“If tepid Democratic support for this phony fig leaf is all that our colleague from West Virginia got in return for approving yet another taxing and spending spree during an inflation crisis, it’s hard to imagine a worse bargain for a senator or for the country,” McConnell stated ahead of the vote.

Manchin had expressed hope about getting support from most of the Democratic caucus and at least 20 Republicans. He described opposition to the permitting arrangement as “revenge politics” against him.

He said Tuesday that furthering energy production should happen, but possibly allowing a government shutdown for permitting changes is not worth the inclusion.

“Over the last several weeks there has been broad consensus on the urgent need to address our nation’s flawed permitting system. I stand ready to work with my colleagues to move forward on this critical legislation to meet the challenges of delivering affordable reliable energy Americans desperately need. We should never depend on other countries to supply the energy we need when we can produce it here at home,” he said.

“Accelerating the construction of energy infrastructure is critical to delivering that energy to the American people and our allies around the world. Inaction is not a strategy for energy independence and security.”

White House press secretary Karine Jean-Pierre said Tuesday evening the White House backs Manchin’s permitting efforts, noting officials will work with him to “find a vehicle to bring this bill to the floor and get it passed and to the President’s desk.”

U.S. Sen. Shelley Moore Capito, R-W.Va. (File)

Capito introduced a permitting measure similar to Manchin’s proposal earlier this month. A majority of the Senate Republican Caucus supported the Simplify Timelines and Assure Regulatory Transparency Act, which includes the completion of the Mountain Valley Pipeline and language limiting oversight.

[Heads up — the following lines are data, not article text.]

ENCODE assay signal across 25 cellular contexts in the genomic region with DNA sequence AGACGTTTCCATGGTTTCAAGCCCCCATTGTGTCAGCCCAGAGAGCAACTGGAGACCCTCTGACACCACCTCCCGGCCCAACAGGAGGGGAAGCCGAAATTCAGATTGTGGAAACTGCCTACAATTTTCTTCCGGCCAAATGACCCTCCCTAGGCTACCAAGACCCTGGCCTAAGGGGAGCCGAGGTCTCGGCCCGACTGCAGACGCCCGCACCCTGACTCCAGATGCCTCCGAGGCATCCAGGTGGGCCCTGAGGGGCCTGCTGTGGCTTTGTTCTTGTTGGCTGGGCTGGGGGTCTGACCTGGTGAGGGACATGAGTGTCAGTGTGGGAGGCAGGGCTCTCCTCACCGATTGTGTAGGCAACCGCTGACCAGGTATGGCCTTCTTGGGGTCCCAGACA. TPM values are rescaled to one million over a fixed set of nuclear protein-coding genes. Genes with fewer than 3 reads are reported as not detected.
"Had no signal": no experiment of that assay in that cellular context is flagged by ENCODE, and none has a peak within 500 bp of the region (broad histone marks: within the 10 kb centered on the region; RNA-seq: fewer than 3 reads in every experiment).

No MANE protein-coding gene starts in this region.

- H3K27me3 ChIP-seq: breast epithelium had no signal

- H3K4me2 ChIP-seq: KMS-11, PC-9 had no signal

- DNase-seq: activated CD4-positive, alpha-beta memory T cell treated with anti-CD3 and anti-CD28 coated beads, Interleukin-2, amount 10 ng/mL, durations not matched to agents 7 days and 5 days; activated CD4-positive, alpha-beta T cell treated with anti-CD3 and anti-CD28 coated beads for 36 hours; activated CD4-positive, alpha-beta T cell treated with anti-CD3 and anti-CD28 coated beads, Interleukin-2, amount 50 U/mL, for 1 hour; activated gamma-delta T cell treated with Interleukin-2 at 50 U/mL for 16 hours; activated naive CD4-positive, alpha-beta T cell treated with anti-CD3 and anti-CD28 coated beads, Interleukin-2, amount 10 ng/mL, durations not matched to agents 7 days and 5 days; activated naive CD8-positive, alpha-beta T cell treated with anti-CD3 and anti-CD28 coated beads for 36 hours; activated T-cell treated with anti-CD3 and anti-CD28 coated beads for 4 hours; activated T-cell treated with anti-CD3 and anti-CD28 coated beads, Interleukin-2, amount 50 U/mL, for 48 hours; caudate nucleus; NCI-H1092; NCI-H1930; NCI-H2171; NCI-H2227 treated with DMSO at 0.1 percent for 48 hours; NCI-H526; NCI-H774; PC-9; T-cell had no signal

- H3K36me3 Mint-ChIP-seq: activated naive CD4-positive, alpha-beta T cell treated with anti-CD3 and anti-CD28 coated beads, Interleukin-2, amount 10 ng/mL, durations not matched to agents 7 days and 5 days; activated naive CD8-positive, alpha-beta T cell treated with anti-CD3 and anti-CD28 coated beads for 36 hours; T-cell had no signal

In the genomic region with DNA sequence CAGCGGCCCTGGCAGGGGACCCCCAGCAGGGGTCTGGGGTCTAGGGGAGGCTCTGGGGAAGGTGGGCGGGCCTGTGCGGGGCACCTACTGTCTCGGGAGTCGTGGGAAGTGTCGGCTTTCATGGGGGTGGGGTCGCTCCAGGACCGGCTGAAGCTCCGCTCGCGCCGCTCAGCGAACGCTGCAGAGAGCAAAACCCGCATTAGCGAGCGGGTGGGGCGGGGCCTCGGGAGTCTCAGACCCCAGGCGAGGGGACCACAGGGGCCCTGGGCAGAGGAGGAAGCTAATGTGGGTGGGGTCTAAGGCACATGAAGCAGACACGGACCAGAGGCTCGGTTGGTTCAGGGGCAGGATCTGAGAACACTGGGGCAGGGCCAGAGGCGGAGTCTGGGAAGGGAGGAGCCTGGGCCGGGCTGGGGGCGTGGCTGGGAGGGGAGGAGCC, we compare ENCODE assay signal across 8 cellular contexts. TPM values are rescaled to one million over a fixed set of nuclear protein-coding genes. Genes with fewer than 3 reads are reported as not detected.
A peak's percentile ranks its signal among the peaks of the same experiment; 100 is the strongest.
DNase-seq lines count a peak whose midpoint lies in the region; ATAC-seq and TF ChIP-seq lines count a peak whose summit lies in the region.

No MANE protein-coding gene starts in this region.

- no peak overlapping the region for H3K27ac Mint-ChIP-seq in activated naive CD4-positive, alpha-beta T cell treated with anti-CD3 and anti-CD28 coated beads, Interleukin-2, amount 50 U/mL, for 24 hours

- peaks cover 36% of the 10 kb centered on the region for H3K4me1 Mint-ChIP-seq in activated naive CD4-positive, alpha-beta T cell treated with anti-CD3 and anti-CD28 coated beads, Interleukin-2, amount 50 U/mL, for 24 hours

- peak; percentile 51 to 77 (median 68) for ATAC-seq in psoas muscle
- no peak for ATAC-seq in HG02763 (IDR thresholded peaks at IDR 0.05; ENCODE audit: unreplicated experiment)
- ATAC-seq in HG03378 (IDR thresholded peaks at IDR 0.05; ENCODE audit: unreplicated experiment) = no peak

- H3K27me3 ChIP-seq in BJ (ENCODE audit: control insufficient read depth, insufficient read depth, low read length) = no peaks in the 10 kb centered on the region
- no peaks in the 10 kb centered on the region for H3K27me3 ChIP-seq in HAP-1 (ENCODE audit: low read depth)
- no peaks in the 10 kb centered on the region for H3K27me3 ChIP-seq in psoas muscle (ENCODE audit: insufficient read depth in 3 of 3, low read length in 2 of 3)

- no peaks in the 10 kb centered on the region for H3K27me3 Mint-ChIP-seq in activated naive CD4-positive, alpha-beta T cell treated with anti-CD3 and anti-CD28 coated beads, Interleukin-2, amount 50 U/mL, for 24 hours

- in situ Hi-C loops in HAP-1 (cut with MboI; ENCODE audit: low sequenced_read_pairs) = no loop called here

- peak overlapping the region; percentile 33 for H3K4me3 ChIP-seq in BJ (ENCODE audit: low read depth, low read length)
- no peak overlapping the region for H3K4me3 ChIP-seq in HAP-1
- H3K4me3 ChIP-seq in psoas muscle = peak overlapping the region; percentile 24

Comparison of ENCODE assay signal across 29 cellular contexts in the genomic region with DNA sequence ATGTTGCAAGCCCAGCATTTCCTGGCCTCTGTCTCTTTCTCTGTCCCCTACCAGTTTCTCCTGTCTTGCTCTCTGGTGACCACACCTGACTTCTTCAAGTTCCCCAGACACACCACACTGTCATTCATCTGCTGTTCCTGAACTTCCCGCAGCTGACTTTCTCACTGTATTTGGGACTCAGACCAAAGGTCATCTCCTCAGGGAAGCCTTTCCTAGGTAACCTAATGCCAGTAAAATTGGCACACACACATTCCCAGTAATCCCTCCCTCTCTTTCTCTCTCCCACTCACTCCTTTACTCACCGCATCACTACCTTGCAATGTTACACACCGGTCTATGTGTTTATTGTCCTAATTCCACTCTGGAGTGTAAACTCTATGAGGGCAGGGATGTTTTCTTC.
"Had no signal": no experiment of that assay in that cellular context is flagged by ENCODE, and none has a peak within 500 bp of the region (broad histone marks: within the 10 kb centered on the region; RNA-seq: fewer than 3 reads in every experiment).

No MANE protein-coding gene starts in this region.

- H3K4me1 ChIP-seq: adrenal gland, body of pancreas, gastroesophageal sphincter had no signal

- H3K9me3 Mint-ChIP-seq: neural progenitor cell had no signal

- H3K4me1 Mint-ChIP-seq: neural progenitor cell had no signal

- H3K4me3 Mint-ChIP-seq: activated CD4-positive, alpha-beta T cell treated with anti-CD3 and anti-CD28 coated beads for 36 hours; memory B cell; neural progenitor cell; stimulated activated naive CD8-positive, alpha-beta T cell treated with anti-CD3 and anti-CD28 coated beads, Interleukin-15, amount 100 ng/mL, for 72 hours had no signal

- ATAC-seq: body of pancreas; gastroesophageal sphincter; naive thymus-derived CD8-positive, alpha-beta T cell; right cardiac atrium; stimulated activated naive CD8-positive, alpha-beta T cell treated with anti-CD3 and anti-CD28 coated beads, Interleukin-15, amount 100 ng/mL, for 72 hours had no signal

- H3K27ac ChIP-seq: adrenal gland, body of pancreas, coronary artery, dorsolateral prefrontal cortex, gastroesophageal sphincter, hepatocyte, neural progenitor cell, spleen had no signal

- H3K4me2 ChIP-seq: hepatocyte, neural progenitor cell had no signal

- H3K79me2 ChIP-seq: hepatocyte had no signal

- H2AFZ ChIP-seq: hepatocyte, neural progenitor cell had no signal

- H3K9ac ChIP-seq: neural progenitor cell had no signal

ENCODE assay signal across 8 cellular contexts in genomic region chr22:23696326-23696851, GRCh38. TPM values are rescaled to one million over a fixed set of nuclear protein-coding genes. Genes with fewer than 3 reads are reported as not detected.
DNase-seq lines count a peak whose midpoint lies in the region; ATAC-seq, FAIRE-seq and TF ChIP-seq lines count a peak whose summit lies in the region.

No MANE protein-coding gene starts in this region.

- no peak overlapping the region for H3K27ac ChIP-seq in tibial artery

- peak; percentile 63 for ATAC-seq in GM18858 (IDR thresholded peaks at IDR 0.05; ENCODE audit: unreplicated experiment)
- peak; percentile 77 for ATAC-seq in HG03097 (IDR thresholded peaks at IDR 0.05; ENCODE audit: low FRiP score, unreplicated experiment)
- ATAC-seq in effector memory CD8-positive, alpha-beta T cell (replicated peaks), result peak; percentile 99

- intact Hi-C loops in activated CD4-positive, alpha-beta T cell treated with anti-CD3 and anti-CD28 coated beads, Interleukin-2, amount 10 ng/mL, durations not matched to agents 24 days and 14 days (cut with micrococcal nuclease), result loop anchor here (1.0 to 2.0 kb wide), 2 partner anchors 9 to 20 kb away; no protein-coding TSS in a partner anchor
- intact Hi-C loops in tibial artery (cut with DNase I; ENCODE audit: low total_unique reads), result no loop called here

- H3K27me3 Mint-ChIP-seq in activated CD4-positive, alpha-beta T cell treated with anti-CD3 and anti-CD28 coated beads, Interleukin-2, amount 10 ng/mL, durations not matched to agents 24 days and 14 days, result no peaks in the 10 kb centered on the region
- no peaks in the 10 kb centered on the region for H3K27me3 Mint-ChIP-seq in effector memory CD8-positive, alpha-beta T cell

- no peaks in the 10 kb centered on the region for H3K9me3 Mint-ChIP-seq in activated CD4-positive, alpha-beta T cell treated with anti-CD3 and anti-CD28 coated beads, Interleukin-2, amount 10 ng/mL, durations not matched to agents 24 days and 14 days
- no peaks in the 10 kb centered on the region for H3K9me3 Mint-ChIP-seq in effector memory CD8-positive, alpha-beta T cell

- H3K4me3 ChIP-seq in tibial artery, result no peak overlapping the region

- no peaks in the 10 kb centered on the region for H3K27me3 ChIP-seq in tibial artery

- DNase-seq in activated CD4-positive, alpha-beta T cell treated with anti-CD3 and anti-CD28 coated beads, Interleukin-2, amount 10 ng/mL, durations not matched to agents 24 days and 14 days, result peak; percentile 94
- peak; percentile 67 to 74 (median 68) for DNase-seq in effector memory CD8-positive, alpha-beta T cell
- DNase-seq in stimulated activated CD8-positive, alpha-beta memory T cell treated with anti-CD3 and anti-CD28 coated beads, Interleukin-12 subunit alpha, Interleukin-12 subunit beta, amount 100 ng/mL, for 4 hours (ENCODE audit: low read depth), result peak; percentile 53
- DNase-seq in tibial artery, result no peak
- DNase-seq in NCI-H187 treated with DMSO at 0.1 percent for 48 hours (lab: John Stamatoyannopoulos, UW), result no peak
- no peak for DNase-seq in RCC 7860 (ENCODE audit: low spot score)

Capito expressed interest in voting for the continuing resolution with permitting. She additionally noted negotiations leading to the Manchin-Schumer deal made it difficult for Republicans to support the measure.

“Moving forward, I will continue to lead and support legislative efforts to improve our nation’s permitting process and to advance the Mountain Valley Pipeline to completion,” she said Tuesday.

Capito pushed Congress to consider permitting changes before the vote on the Inflation Reduction Act and proposed a permitting amendment to the domestic policy bill.

Lawmakers must pass the continuing resolution before Saturday to avoid a government shutdown. The continuing resolution would keep the government open until Dec. 16. It would additionally dedicate $12.4 billion in emergency assistance to Ukraine, $1 billion for energy bill assistance for low-income Americans, and $2 billion in block grants for natural disaster recovery efforts. The resolution does not include funds for addressing the coronavirus pandemic or monkeypox.

The House of Representatives will consider the continuing resolution following passage by the Senate.